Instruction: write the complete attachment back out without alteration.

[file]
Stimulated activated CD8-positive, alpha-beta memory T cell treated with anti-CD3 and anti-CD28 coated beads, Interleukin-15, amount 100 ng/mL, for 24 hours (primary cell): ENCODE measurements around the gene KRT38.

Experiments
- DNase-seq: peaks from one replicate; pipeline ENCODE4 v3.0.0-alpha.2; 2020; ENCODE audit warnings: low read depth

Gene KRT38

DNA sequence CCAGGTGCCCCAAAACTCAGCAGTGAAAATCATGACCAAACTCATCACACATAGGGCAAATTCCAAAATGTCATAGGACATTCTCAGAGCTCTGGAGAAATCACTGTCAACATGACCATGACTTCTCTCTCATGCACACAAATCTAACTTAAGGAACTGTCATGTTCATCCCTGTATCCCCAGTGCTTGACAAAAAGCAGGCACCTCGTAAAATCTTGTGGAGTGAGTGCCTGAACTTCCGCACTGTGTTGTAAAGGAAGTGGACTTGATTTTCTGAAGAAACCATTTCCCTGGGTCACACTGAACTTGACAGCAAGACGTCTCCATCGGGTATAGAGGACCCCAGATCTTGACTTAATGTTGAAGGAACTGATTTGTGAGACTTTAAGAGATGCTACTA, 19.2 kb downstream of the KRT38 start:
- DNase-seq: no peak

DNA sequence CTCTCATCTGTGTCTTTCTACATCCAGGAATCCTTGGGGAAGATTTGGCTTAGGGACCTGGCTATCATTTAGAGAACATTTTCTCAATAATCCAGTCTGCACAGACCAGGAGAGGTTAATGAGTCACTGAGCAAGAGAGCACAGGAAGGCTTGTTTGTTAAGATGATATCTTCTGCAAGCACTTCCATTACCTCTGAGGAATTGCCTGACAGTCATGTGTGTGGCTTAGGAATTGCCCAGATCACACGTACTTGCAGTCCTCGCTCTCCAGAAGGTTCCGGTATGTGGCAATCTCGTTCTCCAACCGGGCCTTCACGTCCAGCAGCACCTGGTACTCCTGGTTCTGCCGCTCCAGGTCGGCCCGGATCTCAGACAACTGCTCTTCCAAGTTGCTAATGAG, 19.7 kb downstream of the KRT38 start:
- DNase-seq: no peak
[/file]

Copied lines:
Stimulated activated CD8-positive, alpha-beta memory T cell treated with anti-CD3 and anti-CD28 coated beads, Interleukin-15, amount 100 ng/mL, for 24 hours (primary cell): ENCODE measurements around the gene KRT38.

Experiments
- DNase-seq: peaks from one replicate; pipeline ENCODE4 v3.0.0-alpha.2; 2020; ENCODE audit warnings: low read depth

Gene KRT38

DNA sequence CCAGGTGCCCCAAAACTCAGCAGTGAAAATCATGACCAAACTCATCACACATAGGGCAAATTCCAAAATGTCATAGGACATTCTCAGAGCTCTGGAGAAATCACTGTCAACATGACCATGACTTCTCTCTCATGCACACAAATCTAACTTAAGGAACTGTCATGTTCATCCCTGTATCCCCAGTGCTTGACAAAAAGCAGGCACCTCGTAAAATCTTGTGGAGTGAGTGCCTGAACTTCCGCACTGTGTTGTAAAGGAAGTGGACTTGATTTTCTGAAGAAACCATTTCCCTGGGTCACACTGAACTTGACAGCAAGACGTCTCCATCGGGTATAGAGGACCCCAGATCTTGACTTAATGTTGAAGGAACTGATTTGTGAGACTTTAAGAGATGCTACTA, 19.2 kb downstream of the KRT38 start:
- DNase-seq: no peak

DNA sequence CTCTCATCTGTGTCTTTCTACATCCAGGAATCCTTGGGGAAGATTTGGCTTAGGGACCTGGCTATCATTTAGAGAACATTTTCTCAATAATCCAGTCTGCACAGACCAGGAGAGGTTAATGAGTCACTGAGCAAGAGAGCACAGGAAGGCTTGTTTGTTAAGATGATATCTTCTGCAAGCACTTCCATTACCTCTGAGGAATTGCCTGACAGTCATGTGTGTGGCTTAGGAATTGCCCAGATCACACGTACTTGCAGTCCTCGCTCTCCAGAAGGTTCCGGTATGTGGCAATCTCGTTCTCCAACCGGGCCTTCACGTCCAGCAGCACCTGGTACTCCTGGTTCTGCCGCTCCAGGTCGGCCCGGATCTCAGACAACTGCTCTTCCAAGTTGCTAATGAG, 19.7 kb downstream of the KRT38 start:
- DNase-seq: no peak